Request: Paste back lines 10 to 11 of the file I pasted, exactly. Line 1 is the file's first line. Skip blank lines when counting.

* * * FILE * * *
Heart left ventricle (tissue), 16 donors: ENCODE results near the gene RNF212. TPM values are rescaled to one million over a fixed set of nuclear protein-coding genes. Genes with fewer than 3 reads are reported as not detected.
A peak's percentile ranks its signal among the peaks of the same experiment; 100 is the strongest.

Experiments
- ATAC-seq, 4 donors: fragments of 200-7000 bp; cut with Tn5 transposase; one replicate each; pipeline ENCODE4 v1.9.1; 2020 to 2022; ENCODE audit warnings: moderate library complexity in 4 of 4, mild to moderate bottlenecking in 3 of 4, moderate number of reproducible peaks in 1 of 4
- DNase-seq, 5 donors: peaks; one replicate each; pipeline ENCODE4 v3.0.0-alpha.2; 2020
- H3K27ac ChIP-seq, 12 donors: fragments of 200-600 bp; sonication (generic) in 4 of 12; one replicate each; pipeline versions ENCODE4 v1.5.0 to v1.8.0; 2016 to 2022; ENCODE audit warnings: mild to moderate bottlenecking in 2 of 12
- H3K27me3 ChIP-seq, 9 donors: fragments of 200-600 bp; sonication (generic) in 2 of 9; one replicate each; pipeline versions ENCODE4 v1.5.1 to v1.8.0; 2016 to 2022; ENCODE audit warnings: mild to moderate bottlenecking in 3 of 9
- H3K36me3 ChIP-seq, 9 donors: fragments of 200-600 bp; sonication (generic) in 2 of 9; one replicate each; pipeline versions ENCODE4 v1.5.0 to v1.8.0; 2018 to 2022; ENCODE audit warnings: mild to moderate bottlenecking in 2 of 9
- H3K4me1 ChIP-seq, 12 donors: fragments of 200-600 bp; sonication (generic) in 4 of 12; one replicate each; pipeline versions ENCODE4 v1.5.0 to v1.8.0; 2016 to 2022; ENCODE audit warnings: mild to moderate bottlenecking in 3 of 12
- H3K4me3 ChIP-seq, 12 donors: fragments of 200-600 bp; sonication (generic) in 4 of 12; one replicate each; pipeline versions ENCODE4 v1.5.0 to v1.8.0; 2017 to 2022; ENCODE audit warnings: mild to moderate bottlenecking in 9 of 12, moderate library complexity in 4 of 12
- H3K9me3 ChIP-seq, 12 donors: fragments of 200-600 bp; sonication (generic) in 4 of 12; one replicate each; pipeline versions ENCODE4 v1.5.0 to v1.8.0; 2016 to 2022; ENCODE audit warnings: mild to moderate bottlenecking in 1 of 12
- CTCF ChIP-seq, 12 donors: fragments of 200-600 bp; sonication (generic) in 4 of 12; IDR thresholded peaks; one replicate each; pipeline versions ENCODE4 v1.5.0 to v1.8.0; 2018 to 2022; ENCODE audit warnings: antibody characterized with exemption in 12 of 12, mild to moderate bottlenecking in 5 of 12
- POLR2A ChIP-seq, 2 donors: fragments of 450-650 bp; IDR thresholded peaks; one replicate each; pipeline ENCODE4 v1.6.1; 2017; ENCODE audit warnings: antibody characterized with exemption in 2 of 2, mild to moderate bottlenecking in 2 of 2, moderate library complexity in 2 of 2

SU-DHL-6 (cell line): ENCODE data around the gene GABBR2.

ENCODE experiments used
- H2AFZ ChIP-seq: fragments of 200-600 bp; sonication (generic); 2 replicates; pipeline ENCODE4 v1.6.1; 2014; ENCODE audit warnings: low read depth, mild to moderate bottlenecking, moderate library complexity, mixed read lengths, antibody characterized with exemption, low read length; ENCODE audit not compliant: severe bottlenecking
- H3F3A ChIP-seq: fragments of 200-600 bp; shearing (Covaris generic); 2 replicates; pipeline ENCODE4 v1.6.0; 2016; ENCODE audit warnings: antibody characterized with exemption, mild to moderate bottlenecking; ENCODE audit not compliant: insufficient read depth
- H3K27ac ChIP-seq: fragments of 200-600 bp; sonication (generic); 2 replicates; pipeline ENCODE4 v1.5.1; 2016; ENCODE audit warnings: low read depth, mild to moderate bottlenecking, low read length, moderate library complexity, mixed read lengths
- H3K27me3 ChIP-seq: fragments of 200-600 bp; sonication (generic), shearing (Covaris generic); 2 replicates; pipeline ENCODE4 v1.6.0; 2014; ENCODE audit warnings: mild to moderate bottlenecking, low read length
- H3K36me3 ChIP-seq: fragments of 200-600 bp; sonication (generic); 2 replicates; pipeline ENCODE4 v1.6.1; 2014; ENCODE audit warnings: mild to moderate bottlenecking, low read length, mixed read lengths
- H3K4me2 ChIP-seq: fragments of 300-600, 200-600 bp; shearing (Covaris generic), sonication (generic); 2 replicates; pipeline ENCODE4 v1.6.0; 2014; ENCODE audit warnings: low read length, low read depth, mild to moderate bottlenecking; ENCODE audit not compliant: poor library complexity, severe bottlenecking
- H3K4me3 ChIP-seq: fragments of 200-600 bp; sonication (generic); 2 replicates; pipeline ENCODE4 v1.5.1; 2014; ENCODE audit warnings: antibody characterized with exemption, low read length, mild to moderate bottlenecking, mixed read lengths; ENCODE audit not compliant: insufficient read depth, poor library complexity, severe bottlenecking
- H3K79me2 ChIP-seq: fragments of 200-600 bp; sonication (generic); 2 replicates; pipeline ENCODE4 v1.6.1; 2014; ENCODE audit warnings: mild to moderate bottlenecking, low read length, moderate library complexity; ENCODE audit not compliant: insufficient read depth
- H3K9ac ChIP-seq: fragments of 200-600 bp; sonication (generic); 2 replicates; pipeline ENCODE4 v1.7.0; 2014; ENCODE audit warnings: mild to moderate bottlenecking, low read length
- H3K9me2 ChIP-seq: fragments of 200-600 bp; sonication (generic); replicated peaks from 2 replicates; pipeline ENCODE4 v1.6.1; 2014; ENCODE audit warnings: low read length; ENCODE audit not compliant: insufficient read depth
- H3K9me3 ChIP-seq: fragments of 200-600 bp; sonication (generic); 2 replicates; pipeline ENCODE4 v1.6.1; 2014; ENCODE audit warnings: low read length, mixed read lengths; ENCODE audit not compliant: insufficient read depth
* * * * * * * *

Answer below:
- H3K4me3 ChIP-seq, 12 donors: fragments of 200-600 bp; sonication (generic) in 4 of 12; one replicate each; pipeline versions ENCODE4 v1.5.0 to v1.8.0; 2017 to 2022; ENCODE audit warnings: mild to moderate bottlenecking in 9 of 12, moderate library complexity in 4 of 12
- H3K9me3 ChIP-seq, 12 donors: fragments of 200-600 bp; sonication (generic) in 4 of 12; one replicate each; pipeline versions ENCODE4 v1.5.0 to v1.8.0; 2016 to 2022; ENCODE audit warnings: mild to moderate bottlenecking in 1 of 12